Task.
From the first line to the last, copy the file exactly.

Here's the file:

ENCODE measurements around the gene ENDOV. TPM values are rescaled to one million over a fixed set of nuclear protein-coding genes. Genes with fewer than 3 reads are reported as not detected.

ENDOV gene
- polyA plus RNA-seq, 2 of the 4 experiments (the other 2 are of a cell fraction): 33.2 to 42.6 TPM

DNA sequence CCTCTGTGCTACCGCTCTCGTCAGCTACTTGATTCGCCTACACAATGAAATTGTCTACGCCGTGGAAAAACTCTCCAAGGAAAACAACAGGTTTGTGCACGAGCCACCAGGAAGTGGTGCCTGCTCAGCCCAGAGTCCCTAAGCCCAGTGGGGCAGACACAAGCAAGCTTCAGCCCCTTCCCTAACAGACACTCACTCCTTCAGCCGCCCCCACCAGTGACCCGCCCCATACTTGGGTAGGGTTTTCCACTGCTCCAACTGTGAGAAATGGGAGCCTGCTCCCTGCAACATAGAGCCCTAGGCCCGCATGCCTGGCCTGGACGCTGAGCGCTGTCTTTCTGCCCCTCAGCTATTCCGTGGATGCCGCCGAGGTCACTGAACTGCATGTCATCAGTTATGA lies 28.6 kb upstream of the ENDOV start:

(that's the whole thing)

ENCODE measurements around the gene ENDOV. TPM values are rescaled to one million over a fixed set of nuclear protein-coding genes. Genes with fewer than 3 reads are reported as not detected.

ENDOV gene
- polyA plus RNA-seq, 2 of the 4 experiments (the other 2 are of a cell fraction): 33.2 to 42.6 TPM

DNA sequence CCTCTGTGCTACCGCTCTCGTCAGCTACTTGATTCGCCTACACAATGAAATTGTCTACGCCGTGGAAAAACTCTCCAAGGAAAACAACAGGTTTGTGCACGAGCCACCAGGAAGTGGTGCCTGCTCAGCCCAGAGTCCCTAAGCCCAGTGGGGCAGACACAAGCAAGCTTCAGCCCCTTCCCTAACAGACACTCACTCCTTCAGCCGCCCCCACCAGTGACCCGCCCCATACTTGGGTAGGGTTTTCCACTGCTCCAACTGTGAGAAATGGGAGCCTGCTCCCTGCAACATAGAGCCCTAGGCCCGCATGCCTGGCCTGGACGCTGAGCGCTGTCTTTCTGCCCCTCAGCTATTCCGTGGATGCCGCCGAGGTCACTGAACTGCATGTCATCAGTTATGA lies 28.6 kb upstream of the ENDOV start: